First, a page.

Jennifer Beals, 57, is an actress and producer who appeared in “Flashdance,” “Devil in a Blue Dress” and the TV series “The Last Tycoon.” She currently stars on Showtime’s “The L Word: Generation Q.” She spoke with Marc Myers.
Just before my 10th birthday, a family friend picked me up at school. When we arrived outside my home, he told me my father had passed away. My mind wouldn’t accept he was gone.
My father, Alfred, had been a successful entrepreneur who owned three small, conjoining apartment buildings and several businesses on the South Side of Chicago.
His sudden death of a stroke at 61 left a huge void in our family. He made friends easily, and was loving, athletic, stylish and graceful. My father was the center of my universe.
Before he died, our family lived in one of the buildings he owned. Among his businesses was a grocery store. He’d take our orders and return in the evening from work with bags of food. He’d also hand over bags of food coupons for me to sort.
My mother, Jeanne, is one of the most brilliant and bravest women I know. She was a schoolteacher for over 30 years. She loves classical music, speaks Japanese and, at 85, still plays bass in an amateur orchestra. She made sure I knew that I had to ask for what I wanted in life.
After my father died, my mother moved me, my younger brother, Bobby, and older brother, Gregory, to the North Side.
I was ancient as a child. In my little room, I surrounded my desk typewriter with candles, pretending to be Abe Lincoln in his log cabin. I was introverted.
At age 12 and 13, I held down two jobs—at ice cream shops. Managers thought I was 16. I wanted to make money to avoid burdening my mother and to secure my independence.
My mother remarried when I was 15. Edward was a doctor and very encouraging of my adventures. He has always been proud of me. When I wanted to go to New York by myself when I was 16, my mother was terrified. But my stepfather trusted my judgment and they let me go.
In school on the North Side, my best friend was Page Hannah, Daryl Hannah’s little sister. Their stepfather was Jerrold Wexler, a businessman and film producer who was my family’s guardian angel. Page and I remain very close.
I became curious about theater in high school, seeing my brother Gregory get involved. I played Hodel in “Fidler on the Roof,” and another world opened for me.
I went with Daryl and Page to after-school auditions and kept them company in waiting rooms. I soon realized acting was a way to make a living. They had an agent, so I got an agent.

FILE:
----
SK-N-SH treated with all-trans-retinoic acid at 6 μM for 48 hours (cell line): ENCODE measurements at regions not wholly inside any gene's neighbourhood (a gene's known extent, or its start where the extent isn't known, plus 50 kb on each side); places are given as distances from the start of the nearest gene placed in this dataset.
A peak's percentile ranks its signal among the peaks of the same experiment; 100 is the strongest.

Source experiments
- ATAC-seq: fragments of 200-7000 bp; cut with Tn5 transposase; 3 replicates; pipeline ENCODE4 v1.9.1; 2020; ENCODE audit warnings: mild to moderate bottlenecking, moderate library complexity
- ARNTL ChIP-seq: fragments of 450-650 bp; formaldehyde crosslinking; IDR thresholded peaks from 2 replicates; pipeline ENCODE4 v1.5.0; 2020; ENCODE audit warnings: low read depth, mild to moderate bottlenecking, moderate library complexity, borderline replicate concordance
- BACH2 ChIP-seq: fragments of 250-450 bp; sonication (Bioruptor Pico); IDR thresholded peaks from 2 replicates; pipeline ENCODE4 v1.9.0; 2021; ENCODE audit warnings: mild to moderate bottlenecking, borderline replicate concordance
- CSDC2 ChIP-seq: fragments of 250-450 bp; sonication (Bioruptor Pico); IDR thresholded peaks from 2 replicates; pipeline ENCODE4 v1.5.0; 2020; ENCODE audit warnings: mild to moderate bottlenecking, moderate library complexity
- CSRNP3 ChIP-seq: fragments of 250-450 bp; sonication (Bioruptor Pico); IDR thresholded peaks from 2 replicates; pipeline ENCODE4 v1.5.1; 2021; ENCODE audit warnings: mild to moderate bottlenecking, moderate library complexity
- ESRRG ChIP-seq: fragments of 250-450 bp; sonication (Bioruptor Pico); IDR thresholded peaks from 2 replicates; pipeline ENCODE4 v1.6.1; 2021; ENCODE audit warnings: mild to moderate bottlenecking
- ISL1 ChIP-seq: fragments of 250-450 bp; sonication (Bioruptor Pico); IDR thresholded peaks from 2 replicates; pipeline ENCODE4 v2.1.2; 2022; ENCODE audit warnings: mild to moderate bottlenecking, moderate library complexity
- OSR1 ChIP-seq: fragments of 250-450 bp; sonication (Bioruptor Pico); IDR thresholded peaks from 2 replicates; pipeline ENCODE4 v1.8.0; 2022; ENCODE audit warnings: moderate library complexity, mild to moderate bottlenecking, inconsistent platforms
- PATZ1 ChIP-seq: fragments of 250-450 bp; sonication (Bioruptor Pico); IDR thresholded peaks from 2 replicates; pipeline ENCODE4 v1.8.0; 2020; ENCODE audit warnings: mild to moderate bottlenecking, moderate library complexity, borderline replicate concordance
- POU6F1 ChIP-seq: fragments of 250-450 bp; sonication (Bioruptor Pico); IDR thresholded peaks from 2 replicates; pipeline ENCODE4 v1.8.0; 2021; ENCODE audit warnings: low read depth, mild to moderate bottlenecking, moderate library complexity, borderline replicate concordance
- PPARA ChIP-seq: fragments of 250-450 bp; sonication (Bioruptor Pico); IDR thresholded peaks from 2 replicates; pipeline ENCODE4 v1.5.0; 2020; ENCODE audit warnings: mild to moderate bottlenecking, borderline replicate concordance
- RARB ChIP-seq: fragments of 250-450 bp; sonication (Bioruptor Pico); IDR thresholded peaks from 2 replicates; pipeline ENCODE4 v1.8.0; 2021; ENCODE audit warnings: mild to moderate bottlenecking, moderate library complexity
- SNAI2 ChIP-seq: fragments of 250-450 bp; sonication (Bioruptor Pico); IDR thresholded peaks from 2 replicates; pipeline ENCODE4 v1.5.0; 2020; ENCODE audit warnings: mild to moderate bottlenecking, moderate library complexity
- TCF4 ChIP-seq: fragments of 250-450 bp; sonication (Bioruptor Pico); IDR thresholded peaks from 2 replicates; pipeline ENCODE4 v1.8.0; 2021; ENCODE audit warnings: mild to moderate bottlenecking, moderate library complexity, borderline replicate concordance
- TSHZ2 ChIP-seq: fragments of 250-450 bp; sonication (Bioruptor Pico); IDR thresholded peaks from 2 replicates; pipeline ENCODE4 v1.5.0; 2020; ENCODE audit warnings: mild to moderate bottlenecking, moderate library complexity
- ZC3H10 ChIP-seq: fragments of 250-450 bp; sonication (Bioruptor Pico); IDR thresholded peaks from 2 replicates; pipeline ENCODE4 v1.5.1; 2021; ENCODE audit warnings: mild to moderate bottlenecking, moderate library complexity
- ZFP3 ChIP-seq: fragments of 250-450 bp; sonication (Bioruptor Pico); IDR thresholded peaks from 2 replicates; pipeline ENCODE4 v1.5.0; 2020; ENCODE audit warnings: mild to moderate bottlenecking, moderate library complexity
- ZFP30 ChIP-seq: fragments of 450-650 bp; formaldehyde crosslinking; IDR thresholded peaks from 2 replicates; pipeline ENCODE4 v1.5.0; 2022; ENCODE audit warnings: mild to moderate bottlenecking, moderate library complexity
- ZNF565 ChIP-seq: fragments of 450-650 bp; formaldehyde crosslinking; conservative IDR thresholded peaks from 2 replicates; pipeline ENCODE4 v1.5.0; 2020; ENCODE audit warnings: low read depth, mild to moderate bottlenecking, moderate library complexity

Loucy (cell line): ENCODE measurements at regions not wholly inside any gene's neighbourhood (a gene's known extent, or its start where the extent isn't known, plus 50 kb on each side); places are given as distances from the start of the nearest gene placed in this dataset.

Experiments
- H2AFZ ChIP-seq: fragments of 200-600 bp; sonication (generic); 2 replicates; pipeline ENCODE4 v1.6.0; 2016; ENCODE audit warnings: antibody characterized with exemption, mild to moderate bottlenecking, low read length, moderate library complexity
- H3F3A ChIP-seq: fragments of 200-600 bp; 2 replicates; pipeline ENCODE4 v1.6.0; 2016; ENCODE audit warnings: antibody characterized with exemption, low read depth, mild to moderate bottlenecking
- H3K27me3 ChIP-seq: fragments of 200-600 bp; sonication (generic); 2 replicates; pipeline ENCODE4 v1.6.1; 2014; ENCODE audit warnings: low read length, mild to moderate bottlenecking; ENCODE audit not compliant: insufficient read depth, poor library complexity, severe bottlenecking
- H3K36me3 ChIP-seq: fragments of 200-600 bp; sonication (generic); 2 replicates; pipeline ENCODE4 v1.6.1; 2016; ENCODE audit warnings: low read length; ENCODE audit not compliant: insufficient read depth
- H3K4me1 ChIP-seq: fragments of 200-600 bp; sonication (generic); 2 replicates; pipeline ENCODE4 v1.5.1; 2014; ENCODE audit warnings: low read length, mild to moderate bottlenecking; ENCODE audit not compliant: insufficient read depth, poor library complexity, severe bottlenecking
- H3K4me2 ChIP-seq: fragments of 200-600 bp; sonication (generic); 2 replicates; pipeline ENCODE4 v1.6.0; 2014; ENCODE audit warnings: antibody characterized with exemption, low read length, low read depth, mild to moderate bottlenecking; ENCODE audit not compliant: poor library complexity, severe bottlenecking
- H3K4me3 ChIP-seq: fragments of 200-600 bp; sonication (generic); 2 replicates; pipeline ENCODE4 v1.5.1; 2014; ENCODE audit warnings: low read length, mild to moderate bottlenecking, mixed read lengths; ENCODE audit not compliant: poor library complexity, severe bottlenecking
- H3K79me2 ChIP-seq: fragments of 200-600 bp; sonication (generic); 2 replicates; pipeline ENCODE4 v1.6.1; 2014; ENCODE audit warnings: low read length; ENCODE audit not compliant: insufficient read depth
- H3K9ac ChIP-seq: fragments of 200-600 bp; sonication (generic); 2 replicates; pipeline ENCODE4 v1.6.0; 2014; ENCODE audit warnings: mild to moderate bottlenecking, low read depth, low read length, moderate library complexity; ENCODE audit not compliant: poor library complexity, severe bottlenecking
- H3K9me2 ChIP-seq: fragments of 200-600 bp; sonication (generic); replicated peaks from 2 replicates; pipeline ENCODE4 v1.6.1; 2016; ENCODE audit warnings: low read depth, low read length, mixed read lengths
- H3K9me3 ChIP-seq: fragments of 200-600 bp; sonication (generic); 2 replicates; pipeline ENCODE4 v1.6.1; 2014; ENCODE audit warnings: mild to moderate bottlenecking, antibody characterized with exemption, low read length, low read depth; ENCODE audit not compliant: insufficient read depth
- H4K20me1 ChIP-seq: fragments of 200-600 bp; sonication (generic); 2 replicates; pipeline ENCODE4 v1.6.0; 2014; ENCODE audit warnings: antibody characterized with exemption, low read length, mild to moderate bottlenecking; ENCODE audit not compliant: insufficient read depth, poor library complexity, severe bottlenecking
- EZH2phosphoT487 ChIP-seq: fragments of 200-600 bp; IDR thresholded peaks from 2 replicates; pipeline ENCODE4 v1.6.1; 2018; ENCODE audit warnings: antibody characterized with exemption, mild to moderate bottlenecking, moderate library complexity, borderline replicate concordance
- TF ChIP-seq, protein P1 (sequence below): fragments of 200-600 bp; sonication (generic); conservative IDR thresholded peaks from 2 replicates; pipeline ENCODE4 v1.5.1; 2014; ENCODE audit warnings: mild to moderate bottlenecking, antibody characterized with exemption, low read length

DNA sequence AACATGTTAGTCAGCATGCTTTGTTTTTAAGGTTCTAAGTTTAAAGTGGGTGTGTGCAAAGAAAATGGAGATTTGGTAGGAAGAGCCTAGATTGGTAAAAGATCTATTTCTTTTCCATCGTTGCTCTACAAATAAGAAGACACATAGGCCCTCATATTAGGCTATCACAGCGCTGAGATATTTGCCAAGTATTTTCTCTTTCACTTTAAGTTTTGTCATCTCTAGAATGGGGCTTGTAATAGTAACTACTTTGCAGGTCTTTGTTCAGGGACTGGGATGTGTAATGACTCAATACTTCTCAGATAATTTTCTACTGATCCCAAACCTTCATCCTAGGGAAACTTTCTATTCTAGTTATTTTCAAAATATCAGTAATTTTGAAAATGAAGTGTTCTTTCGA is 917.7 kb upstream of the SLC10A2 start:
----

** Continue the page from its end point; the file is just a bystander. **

As a young girl acting in school and at the Goodman Theatre Young People’s Drama Workshop, something shifted. By opening myself to another character, I connected to something bigger than me.
I did well in high school, but I didn’t tell anyone that I had applied early admission to Yale, not even my mother. For some reason, my desire was deeply personal.
One day, I overheard kids talking about being accepted at college, so I called Yale to find out my status. The woman on the other end looked at my paperwork and said, “Welcome to Yale.”
I hung up the phone and told my mother. She started crying. I had enough money saved from work to pay my freshman tuition.
In the summer before college, I lived in Paris in a tiny apartment. My Chicago agent sent me a letter saying she wanted me to audition for a film similar to “Saturday Night Fever.” It was called “Flashdance.”
I flew to New York on my way home to Chicago to audition. When I returned to Chicago, they wanted me to fly to Los Angeles for a screen test, which I did. But the studio wanted me to sign a nudity clause, which I refused to do.
Back at Yale, I assumed my refusal meant I’d have to find a way to pay my tuition the following year. I figured I’d model and act. When I called my agent, she told me I got the “Flashdance” part. Before I accepted, I made sure I could return to Yale after filming. The dean was understanding. He let me defer a term. I graduated in 1987.
Today, my husband, Ken, and I live with our daughter in Western Canada. I love the sound of humpback whales going by and bears in our backyard. It’s a continuation of my love of nature.
I think about my father every day. When I meditate each morning, his picture is on my altar. I know he’s with me.
What’s the “L Word: Generation Q” about? The series follows a group of lesbian and bisexual women who live in West Hollywood.
Is the role challenging for a heterosexual woman? I take the responsibility of LGBTQ representation very seriously.
How so? In trying to do right by my character, Bette Porter, I hope I can continue to do right by an extraordinarily supportive community.
“Luckiest Girl Alive,” due in 2022.
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